In an essay for Arts Equator, Alia Swastika, Director of the Jogja Biennale, offers a bold analysis of ruangrupa’s documenta fifteen, one that frames their artistic direction as an opening of new pathways that are long overdue.
Indonesian collective ruangrupa successfully introduced the global art world to the value of resource sharing and collective imagination through lumbung, the core curatorial concept at documenta fifteen, which opened on 18 June 2022, and ended two days ago, after it’s 100 day run. Lumbung is positioned as the metaphor for a community’s self-sufficiency—the local knowledge produced and practiced long before colonialism and modernisation—that had been threatened by various parties, including state and religious institutions. These communities have had to confront the massive propaganda of economic growth that erased their knowledge and intervened in their way of life, including a disruption in their ecological system. By presenting lumbung, ruangrupa and other collectives at documenta fifteen foregrounded their agencies and voices in the spirit of decoloniality.
In a conversation, Ade Darmawan, one of the co-founders and members of ruangrupa, mentioned that the collective did not consider the word “exhibition” in curating this edition of documenta. This desire to expand the concept of the event certainly challenged the commonly held perception of curatorial methodology, the sense of space and place, as well as public engagement. In this context, I think it important to underline that the form of documenta—as exhibition or art festival—had, itself been reformulated against certain, established definitions: from the curatorial process, the selection of art works, even the formulation of the catalogue. documenta, when it was first launched decades ago, was shaped by an ideological world view, in the same way that lumbung is. However, one is able to cloak its specificity under the guise of being “universal”, while the another, tellingly, is not.
Thus, keeping the collective’s intention in mind, the debates about whether process-based presentations should be considered art or not, should not be relevant anymore. documenta fifteen strongly claimed art as a platform for human connections—a celebration of friendships and collective spirits—rather than a creation process based on individual genius. As artists and collectives invited by ruangrupa to documenta fifteen come from different contexts and backgrounds, there was a wide range of themes such as racialism, ecology and food politics, art and activism, sexism and marginalization of non-binary gender, and many others.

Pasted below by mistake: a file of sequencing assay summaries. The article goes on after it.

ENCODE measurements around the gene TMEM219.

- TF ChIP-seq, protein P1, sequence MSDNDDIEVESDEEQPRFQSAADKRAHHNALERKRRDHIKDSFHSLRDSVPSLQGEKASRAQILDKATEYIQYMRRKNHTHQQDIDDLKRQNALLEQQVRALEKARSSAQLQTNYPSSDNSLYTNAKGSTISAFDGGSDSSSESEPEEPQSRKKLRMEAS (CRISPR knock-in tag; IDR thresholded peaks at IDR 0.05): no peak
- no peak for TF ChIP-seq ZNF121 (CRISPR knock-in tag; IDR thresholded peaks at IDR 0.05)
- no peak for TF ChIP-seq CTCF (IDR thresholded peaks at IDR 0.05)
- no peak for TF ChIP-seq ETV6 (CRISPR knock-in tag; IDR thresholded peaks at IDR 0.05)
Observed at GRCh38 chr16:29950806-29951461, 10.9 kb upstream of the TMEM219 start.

The encouraging reviews and praises from the Western-based media and critics do, as the same time, raise the issue of gaze, since their power still dominates, in contrast to reviews written by critics from the Global South. This also reveals the asymmetrical balance of influence. It would appear that endorsement of the ‘Western’ art world is still the strongest indicator of how events such as documenta fifteen are perceived by the global art world. As part of the ecosystem of the Global South itself, the presence and powerful position of ruangrupa, as well as other collectives at documenta fifteen, stands to break the established definition of art practices and project a new cartography of curatorial and exhibition history.
I have been working at the Biennale Jogja Foundation for ten years. Here, we too aimed to propose an alternative definition of internationalism and global art through Biennale Jogja Equator series (2011- 2021). In the process of articulating our vision of a new cartography, we understand it is very difficult to enter, let alone surpass the western-based art ecosystem, given the strong political and economic capital in every aspect, from academic structure, to media share, market spread, institutional policy, and discourse, as well as knowledge distribution.
The momentum created by documenta fifteen and ruangrupa would amplify the visions and dreams we have been trying to scale, even with our limited source. This edition of documenta has enabled the voices of the Global South to be staged in a monumental scale, opening canals and networks to create bigger impacts and discourses. In a way, ruangrupa has exposed the giant myth of documenta by going beyond the limits of global contemporary art defined in previous editions. In the future we can hope that there will be greater attention from the international art world to these processes of decolonization and decentralization of the arts system and art history.
One of the questions to consider is on the notion of translation, not merely in in terms of language, but contexts, memory, living. How do collectives bring forms and vocabularies that are rooted in the particularities of a very specific locale or context where they are based to “exhibit” and “perform” in the context of Western locality and audience? Some of the works in documenta fifteen suggest the reader read, learn and unlearn, as well as explore the possibilities to get lost and enter terra incognita. While the texts, diagrams, documentaries and other forms of knowledge provide tools to navigate ideological positions and learning practices as a commons, how could we fully translate experiences that are deeply embodied in local contexts?
This problem of translation also needs to be discussed in the case of the censorship of Taring Padi’s work People’s Justice (2002). In understanding global history, we need to build discussions from different perspectives. This requires a state of openness of all parties involved to encourage self-reflection and self-criticism. What is perceived as truth in one’s history could be interpreted differently in other historical contexts, and there is always contestations of different versions that involve power relations and hegemonic positions. The case of Taring Padi has obviously revealed a gap in the production and dissemination of historical knowledge, where interpretations of historical events from the perspective of the South, of the oppressed, always face challenges from the dominant narrative of Western history.